In my need-to-know neighbourhood, one resident stopped me to ask last week, the same one who had offered sympathy when King Charles was diagnosed with cancer.

Why didn’t I just call and ask, was the tone.

In the city of Watergate, one of my US journalist colleagues sidled up at lunch, sideways on so that it felt a bit Woodward and Bernstein.

“What about Kate, though?” he whispered.

“I couldn’t tell you, sorry,”

He nodded, polite but reeking of disappointment.

Another one let down and it felt, suddenly, a bit Woodbine and Beerstain.

Kim K’s ‘finding Kate’ post

Kim Kardashian is never slow to a trend.

The reality TV star and businesswoman appeared to reference the royal in an Instagram photo drop of her own.

“On my way to go find Kate,” the 43-year-old wrote in the caption of nine images of herself wearing the same outfit – albeit doing various poses.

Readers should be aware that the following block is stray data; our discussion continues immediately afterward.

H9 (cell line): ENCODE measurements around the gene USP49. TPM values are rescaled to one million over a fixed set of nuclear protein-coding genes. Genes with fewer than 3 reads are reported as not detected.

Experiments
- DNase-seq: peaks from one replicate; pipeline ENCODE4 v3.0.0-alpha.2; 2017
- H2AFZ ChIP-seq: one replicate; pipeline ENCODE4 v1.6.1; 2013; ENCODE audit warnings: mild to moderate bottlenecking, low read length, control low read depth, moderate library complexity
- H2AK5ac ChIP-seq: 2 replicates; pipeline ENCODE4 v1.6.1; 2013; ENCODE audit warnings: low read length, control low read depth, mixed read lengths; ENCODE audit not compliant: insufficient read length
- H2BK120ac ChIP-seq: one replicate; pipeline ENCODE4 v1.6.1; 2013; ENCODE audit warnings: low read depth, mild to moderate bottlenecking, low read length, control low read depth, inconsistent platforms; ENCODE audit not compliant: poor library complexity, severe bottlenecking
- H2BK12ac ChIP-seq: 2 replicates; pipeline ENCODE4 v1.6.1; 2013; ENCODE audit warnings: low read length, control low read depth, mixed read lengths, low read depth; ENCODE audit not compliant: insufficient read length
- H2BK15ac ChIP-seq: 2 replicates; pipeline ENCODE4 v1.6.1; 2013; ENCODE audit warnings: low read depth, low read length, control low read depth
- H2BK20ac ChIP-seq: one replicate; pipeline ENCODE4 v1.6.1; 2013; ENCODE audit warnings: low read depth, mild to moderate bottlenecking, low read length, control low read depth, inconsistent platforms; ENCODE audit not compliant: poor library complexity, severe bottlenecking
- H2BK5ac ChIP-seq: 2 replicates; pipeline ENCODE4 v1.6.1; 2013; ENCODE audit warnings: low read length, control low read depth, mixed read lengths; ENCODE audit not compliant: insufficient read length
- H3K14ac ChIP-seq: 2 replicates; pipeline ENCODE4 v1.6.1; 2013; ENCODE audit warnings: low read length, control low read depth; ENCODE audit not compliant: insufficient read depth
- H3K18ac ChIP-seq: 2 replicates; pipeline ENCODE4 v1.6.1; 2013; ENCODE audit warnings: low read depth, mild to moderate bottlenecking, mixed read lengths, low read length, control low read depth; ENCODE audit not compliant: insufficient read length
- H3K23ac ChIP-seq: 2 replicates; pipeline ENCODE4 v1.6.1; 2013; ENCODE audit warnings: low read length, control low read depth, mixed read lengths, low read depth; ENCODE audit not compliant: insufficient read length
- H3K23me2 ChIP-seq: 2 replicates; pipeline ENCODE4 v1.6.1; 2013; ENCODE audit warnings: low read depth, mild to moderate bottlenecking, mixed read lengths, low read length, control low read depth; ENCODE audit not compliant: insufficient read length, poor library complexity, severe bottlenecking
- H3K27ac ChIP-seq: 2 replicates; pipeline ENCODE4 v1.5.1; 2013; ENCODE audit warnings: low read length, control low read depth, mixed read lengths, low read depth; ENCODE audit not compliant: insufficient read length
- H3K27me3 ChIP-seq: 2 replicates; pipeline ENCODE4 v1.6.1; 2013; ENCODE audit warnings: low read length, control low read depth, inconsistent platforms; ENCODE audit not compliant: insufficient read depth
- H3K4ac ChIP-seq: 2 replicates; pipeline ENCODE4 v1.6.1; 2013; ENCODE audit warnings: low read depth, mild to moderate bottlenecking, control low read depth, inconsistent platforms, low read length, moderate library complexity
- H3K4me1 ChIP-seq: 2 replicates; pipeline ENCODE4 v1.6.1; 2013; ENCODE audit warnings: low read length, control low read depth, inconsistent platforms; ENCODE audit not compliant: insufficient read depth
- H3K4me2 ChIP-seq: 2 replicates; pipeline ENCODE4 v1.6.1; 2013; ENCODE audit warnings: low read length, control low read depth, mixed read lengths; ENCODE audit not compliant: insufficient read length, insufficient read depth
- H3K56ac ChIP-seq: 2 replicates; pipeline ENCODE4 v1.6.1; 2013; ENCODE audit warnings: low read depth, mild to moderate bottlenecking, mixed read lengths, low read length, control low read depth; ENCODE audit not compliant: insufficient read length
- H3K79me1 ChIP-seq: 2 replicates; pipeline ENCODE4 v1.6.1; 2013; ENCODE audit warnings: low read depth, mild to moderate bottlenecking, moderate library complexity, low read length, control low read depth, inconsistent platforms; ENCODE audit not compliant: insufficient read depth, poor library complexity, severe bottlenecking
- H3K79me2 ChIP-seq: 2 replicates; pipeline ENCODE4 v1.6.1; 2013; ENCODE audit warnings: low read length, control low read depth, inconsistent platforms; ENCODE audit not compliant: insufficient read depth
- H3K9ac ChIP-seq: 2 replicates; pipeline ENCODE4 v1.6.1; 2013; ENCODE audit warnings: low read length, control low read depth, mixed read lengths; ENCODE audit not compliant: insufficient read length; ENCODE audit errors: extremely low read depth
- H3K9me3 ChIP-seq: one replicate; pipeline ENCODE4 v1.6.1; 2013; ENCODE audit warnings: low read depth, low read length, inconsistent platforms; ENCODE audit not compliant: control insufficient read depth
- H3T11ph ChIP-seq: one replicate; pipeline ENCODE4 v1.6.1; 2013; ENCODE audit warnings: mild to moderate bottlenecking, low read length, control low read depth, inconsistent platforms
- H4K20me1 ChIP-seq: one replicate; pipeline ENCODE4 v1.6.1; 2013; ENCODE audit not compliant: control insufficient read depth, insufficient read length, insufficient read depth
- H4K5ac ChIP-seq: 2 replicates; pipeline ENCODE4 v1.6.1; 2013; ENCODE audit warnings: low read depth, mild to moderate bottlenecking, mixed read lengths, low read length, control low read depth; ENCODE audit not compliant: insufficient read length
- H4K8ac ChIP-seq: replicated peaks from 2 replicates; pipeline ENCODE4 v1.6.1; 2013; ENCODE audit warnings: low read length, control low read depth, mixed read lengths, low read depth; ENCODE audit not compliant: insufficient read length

Fellow US celebrity Blake Lively also appeared to make light of the situation, posting an Instagram photo where her head was superimposed onto the body of another woman.

The actress, who was promoting new drinks from her company Betty Buzz, started the image’s caption saying: “I’m so excited to share this new photo I just took today to announce our 4 new @bettybuzz & @bettybooze products!

“Now you know why I’ve been MIA [missing in action].”

The post – a nod to the royal situation – received mixed responses in the comments, as did Kardashian’s, with some suggesting the pair were “mocking” the royal while she was unwell.

Talk show discussions

A number of US talk shows have also dedicated segments in their shows to discuss the royals.

On The Late Show with Stephen Colbert, the host ended a monologue by showing a much more obviously doctored photo of the Princess of Wales, and saying: “To put the scandal to rest, the palace has released the original photo, which was Kate skateboarding over a tiger.”